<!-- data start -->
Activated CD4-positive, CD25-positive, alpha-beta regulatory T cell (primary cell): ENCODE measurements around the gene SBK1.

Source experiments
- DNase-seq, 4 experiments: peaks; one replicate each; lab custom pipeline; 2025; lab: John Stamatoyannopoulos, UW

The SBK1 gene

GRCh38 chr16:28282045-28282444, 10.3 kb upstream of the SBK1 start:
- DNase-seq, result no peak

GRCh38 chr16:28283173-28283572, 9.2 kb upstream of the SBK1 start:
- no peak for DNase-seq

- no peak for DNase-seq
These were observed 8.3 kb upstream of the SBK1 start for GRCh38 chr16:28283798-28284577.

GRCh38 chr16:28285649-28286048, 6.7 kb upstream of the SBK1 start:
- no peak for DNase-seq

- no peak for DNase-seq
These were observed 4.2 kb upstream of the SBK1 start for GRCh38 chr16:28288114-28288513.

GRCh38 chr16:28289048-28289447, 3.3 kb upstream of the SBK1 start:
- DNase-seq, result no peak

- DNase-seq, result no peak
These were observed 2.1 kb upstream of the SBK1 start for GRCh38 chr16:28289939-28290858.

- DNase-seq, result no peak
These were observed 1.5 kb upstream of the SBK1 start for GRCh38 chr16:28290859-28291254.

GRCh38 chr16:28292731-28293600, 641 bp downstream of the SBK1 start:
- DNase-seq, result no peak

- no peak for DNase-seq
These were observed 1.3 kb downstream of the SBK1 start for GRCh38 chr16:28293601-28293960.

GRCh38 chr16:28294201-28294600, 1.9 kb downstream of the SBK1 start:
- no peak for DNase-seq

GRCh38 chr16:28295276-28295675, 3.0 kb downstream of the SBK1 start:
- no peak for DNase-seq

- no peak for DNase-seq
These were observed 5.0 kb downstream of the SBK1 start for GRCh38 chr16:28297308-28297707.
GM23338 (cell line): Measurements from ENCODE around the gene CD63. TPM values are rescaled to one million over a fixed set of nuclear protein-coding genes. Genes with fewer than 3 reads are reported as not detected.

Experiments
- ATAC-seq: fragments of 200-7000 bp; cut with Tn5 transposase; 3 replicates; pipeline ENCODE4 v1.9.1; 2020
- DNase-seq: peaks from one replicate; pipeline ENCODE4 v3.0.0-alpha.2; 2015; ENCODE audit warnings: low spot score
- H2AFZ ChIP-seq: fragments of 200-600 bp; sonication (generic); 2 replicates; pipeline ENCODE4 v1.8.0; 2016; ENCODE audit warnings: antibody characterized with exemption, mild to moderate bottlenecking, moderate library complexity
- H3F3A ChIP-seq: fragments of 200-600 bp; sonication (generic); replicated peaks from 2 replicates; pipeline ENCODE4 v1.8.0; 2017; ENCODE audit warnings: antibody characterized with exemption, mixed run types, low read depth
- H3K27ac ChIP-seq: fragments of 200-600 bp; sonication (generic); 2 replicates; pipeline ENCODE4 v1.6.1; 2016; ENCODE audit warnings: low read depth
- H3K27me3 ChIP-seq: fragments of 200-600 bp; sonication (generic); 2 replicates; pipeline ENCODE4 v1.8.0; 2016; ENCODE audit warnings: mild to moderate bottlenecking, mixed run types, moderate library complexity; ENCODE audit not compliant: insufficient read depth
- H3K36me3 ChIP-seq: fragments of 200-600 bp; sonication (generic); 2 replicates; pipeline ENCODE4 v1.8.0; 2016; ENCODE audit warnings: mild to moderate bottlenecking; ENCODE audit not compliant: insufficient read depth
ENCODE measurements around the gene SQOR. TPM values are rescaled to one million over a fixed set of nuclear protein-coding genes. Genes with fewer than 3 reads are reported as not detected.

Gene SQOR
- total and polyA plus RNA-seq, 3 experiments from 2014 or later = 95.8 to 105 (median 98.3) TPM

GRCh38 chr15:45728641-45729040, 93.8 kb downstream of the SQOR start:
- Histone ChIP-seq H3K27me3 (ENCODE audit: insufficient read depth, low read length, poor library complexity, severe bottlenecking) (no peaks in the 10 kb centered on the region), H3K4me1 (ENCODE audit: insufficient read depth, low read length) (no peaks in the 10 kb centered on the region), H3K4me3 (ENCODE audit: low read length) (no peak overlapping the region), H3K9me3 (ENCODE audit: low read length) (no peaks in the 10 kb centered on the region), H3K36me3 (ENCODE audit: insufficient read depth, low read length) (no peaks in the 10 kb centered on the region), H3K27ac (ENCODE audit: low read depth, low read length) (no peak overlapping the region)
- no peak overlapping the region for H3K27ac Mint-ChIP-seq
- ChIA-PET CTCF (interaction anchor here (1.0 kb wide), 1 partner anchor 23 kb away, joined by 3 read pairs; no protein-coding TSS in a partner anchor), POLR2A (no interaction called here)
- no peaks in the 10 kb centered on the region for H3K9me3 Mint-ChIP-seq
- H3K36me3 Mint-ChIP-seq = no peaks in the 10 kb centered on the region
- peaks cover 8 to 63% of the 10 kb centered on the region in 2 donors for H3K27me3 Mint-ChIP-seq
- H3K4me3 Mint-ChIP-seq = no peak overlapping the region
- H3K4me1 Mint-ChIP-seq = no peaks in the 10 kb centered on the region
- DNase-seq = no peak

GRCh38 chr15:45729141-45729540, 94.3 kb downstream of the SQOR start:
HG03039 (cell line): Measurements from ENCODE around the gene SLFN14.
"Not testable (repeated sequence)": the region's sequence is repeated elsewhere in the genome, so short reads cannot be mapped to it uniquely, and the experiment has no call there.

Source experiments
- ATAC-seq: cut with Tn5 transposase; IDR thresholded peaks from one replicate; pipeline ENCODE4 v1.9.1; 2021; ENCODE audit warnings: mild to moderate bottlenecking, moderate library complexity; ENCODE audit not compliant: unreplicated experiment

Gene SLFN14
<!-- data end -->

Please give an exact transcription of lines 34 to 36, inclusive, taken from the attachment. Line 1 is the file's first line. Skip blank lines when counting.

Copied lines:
- DNase-seq: peaks from one replicate; pipeline ENCODE4 v3.0.0-alpha.2; 2015; ENCODE audit warnings: low spot score
- H2AFZ ChIP-seq: fragments of 200-600 bp; sonication (generic); 2 replicates; pipeline ENCODE4 v1.8.0; 2016; ENCODE audit warnings: antibody characterized with exemption, mild to moderate bottlenecking, moderate library complexity
- H3F3A ChIP-seq: fragments of 200-600 bp; sonication (generic); replicated peaks from 2 replicates; pipeline ENCODE4 v1.8.0; 2017; ENCODE audit warnings: antibody characterized with exemption, mixed run types, low read depth